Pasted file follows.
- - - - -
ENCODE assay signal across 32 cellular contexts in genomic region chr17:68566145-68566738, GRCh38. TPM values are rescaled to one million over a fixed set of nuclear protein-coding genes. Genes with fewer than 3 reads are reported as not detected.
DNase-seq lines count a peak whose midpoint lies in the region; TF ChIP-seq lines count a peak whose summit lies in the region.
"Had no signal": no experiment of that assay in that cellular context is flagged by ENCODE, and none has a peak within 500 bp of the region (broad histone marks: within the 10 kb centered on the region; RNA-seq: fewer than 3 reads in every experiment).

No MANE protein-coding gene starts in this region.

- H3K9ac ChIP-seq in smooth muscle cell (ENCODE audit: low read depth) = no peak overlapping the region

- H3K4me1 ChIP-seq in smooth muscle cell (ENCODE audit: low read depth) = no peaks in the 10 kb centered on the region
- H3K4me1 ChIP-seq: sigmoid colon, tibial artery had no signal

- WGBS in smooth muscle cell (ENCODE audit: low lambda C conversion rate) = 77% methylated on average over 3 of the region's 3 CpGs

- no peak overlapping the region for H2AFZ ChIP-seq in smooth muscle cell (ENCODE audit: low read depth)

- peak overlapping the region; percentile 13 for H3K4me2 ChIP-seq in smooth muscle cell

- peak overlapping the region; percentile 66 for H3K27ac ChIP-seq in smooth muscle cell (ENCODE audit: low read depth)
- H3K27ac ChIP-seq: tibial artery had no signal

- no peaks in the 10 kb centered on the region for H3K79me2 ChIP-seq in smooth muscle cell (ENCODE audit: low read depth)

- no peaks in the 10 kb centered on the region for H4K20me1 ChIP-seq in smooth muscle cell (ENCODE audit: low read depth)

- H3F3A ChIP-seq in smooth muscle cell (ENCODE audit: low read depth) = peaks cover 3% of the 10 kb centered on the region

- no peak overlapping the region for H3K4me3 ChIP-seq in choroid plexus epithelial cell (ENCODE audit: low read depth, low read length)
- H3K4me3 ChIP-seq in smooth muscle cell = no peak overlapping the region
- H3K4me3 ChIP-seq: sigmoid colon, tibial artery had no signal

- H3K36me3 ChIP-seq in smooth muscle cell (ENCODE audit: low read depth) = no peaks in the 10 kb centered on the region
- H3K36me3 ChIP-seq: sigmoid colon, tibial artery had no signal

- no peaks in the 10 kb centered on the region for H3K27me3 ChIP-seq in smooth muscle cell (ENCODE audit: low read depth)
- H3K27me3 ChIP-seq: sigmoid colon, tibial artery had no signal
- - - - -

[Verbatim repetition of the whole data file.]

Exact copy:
ENCODE assay signal across 32 cellular contexts in genomic region chr17:68566145-68566738, GRCh38. TPM values are rescaled to one million over a fixed set of nuclear protein-coding genes. Genes with fewer than 3 reads are reported as not detected.
DNase-seq lines count a peak whose midpoint lies in the region; TF ChIP-seq lines count a peak whose summit lies in the region.
"Had no signal": no experiment of that assay in that cellular context is flagged by ENCODE, and none has a peak within 500 bp of the region (broad histone marks: within the 10 kb centered on the region; RNA-seq: fewer than 3 reads in every experiment).

No MANE protein-coding gene starts in this region.

- H3K9ac ChIP-seq in smooth muscle cell (ENCODE audit: low read depth) = no peak overlapping the region

- H3K4me1 ChIP-seq in smooth muscle cell (ENCODE audit: low read depth) = no peaks in the 10 kb centered on the region
- H3K4me1 ChIP-seq: sigmoid colon, tibial artery had no signal

- WGBS in smooth muscle cell (ENCODE audit: low lambda C conversion rate) = 77% methylated on average over 3 of the region's 3 CpGs

- no peak overlapping the region for H2AFZ ChIP-seq in smooth muscle cell (ENCODE audit: low read depth)

- peak overlapping the region; percentile 13 for H3K4me2 ChIP-seq in smooth muscle cell

- peak overlapping the region; percentile 66 for H3K27ac ChIP-seq in smooth muscle cell (ENCODE audit: low read depth)
- H3K27ac ChIP-seq: tibial artery had no signal

- no peaks in the 10 kb centered on the region for H3K79me2 ChIP-seq in smooth muscle cell (ENCODE audit: low read depth)

- no peaks in the 10 kb centered on the region for H4K20me1 ChIP-seq in smooth muscle cell (ENCODE audit: low read depth)

- H3F3A ChIP-seq in smooth muscle cell (ENCODE audit: low read depth) = peaks cover 3% of the 10 kb centered on the region

- no peak overlapping the region for H3K4me3 ChIP-seq in choroid plexus epithelial cell (ENCODE audit: low read depth, low read length)
- H3K4me3 ChIP-seq in smooth muscle cell = no peak overlapping the region
- H3K4me3 ChIP-seq: sigmoid colon, tibial artery had no signal

- H3K36me3 ChIP-seq in smooth muscle cell (ENCODE audit: low read depth) = no peaks in the 10 kb centered on the region
- H3K36me3 ChIP-seq: sigmoid colon, tibial artery had no signal

- no peaks in the 10 kb centered on the region for H3K27me3 ChIP-seq in smooth muscle cell (ENCODE audit: low read depth)
- H3K27me3 ChIP-seq: sigmoid colon, tibial artery had no signal